# How to use fancy dropcaps with PDFlatex?

A little while ago I wanted to write a letter to someone using one of the dropcap fonts at The LaTeX Font Catalogue and wasn't able to figure out how to do it in the time I had. Is there an easy way to insert one of these as a dropcap at the start of a paragraph?

Heck, most of these don't even have a \usepackage{foo} for how to use them, they have something like

\input Carrickc.fd
\newcommand*\initfamily{\usefont{U}{Carrickc}{xl}{n}}


so I'm not even sure I can use them with LaTeX.

\documentclass{article}
\usepackage{Carrickc,lettrine}
\renewcommand\LettrineFontHook{\Carrickcfamily}
\begin{document}
\lettrine{A}{s} any dedicated reader can clearly see, the Ideal of practical reason is a representation of, as far as I know, the things in themselves; as I have shown elsewhere, the phenomena should only be used as a canon for our understanding.
\end{document}


You need TeX Live 2015 or current MikTeX for this or to install cfr-initials manually.

See the documentation of that package for further examples using the initials fonts which come with TeX Live. (Carrickc is one of them.)

Here's a table showing the commands available for the various sets of initials from the documentation:

• (+1) This also works with MikTeX. – Thomas F. Sturm Jun 16 '15 at 6:03
• @ThomasF.Sturm Thanks! That is good to know. (And that is pretty quick, too, so maybe they are just a bit more cautious about updates. After all, if a new package fails, people aren't significantly worse off as they can just not use it... ;). – cfr Jun 16 '15 at 12:14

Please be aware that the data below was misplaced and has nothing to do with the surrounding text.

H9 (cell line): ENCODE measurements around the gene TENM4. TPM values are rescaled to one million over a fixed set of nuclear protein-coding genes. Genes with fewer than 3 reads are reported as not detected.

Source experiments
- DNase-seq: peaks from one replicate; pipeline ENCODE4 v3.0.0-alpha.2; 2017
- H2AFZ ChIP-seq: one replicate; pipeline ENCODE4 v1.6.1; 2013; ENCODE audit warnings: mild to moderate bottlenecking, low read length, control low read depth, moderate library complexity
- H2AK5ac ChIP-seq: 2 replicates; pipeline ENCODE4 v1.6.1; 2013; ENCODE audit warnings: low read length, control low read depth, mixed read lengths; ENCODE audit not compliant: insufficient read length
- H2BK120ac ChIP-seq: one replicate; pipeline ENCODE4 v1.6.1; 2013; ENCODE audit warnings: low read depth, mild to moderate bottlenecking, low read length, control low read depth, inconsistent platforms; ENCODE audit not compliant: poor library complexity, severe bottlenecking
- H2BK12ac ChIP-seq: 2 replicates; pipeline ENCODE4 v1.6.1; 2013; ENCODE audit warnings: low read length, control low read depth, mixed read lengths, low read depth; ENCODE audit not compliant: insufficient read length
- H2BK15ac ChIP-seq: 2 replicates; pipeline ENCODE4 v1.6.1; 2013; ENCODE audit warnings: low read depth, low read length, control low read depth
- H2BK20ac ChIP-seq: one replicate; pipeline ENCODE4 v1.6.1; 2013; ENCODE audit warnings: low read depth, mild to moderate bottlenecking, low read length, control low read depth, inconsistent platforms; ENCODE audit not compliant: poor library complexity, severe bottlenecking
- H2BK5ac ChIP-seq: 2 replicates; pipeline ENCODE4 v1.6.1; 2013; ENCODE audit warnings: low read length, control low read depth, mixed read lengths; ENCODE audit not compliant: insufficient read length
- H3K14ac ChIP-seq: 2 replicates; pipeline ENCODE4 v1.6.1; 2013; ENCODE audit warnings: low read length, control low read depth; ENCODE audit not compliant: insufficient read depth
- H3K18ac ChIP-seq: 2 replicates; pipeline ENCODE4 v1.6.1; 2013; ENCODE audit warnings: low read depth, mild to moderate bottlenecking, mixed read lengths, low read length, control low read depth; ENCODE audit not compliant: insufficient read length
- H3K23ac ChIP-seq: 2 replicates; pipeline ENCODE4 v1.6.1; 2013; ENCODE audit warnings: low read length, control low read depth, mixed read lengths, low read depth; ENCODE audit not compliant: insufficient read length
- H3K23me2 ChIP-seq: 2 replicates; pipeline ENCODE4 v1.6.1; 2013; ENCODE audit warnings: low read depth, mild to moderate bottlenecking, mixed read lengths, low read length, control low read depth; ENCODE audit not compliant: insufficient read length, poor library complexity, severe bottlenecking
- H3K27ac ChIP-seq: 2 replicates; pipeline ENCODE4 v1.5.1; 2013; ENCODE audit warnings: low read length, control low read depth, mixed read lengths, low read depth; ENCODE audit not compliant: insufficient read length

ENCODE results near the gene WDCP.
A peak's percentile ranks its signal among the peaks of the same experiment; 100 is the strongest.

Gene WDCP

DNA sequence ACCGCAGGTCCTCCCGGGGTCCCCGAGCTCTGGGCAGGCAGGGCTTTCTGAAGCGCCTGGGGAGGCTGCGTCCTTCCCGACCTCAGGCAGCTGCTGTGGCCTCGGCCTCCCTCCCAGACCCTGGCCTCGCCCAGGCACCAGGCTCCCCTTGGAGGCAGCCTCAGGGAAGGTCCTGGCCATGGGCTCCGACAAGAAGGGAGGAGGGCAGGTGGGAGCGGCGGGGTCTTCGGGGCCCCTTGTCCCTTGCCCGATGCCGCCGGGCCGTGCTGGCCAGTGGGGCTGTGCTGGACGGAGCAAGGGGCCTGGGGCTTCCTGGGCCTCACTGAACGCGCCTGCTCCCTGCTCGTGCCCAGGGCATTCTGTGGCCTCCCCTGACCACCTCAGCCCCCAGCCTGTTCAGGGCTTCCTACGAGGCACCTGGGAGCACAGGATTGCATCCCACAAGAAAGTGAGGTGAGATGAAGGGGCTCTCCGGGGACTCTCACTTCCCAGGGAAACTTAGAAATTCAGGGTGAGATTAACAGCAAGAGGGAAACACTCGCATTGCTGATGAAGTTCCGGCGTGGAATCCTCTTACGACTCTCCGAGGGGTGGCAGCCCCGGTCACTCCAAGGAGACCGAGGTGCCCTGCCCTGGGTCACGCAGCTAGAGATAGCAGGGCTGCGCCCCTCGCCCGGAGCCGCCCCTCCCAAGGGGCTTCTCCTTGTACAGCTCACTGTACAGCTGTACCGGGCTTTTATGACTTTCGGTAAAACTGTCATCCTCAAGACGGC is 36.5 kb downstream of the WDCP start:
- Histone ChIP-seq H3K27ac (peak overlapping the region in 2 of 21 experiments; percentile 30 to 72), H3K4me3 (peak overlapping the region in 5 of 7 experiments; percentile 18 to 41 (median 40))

• Are there similar packages for other drop-caps? I just grabbed that one basically at random: What if I wanted to use Art Nouveau Initialen or Eichenlaubinitialen? – Canageek Jun 23 '15 at 21:27
• @Canageek There are similar packages for each of the decorative initials fonts supplied in the initials/ directory. texdoc cfr-initials for the full list. Or find cfr-initials on CTAN. Just follow the link I posted in my answer. – cfr Jun 23 '15 at 22:03
• @Canageek See edit above. – cfr Jun 23 '15 at 22:13

Here is an example using the lettrine package.

\documentclass{article}
\usepackage[english]{babel}
\usepackage{graphicx, type1cm, lettrine}
\begin{document}
\lettrine[image=true, lines=3, findent=3pt, nindent=0pt]{L.png}{orem}  ipsum
dolor sit amet, consectetur adipiscing elit. Nam vel dapibus ex, non lobortis
sem. Quisque in nunc id justo ultricies tempor vitae nec ante. Pellentesque
volutpat, dui sit amet euismod dictum, turpis velit ultrices nisi, vitae
porta tortor lacus ut turpis. Vestibulum venenatis libero in turpis
viverra ultricies. Nam consequat efficitur risus vel consectetur.
Quisque volutpat neque sit amet nisi dictum cursus. Integer fringilla
nisi ac risus luctus, vitae malesuada ligula fermentum. Aliquam ac erat
eget nulla gravida varius. In eu gravida nisi. Praesent dui urna,
pulvinar a lacus luctus, lacinia pharetra leo.

\lettrine[lines=3, findent=3pt, nindent=0pt]{L}{orem}  ipsum dolor sit amet,
consectetur adipiscing elit. Nam vel dapibus ex, non lobortis sem. Quisque
in nunc id justo ultricies tempor vitae nec ante. Pellentesque volutpat,
dui sit amet euismod dictum, turpis velit ultrices nisi, vitae porta
tortor lacus ut turpis. Vestibulum venenatis libero in turpis viverra
ultricies. Nam consequat efficitur risus vel consectetur. Quisque volutpat
neque sit amet nisi dictum cursus. Integer fringilla nisi ac risus luctus,
vitae malesuada ligula fermentum. Aliquam ac erat eget nulla gravida
varius. In eu gravida nisi. Praesent dui urna, pulvinar a lacus luctus,
lacinia pharetra leo.
\end{document}


Resulting in:

And this is the L.png which can be changed to get illuminated letters.

• So in text those will be images, so searching will not pick up that word? Also, where do you get orem from? How do I look that up for each font (I just grabbed a fancy drop-cap font at random) – Canageek Jun 23 '15 at 21:24